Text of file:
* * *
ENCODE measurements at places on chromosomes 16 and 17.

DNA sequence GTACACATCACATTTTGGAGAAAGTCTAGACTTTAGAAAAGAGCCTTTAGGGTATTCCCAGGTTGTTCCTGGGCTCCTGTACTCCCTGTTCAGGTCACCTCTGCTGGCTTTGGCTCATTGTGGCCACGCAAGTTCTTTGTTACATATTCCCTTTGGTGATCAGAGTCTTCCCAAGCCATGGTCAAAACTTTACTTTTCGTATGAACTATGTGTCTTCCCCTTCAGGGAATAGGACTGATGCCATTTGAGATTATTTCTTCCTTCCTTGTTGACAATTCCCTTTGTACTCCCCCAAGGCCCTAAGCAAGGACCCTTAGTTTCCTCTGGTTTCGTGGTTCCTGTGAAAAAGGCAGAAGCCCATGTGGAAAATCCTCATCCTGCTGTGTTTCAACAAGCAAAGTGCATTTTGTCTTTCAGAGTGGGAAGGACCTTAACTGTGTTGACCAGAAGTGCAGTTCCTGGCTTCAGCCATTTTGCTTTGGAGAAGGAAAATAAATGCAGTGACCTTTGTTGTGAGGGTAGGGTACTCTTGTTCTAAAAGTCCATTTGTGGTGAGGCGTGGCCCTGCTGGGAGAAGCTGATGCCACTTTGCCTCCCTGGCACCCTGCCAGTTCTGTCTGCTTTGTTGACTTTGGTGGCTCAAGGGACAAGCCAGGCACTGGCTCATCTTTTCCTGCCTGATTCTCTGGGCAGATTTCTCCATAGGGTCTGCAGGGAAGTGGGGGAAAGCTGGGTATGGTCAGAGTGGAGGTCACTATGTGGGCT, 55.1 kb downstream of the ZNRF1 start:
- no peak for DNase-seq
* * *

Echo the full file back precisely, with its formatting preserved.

ENCODE measurements at places on chromosomes 16 and 17.

DNA sequence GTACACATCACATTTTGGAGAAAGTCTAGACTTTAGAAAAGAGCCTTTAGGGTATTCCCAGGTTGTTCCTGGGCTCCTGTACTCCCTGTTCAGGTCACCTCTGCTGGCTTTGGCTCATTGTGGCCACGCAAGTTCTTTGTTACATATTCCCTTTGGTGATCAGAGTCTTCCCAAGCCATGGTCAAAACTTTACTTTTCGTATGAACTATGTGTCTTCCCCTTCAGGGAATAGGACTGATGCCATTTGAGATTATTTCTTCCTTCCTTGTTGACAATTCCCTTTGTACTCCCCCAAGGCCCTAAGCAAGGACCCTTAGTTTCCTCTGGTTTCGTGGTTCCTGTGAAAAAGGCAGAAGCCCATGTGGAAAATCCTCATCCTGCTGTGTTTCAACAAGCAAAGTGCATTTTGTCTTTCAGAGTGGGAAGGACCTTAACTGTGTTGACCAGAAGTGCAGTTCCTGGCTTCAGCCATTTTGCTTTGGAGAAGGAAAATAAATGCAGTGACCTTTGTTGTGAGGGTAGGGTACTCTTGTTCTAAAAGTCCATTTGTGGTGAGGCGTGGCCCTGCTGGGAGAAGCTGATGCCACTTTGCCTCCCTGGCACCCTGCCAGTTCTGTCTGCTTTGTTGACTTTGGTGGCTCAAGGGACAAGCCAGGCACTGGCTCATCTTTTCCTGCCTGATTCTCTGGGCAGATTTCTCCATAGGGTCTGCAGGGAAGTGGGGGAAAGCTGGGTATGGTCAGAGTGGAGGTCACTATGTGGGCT, 55.1 kb downstream of the ZNRF1 start:
- no peak for DNase-seq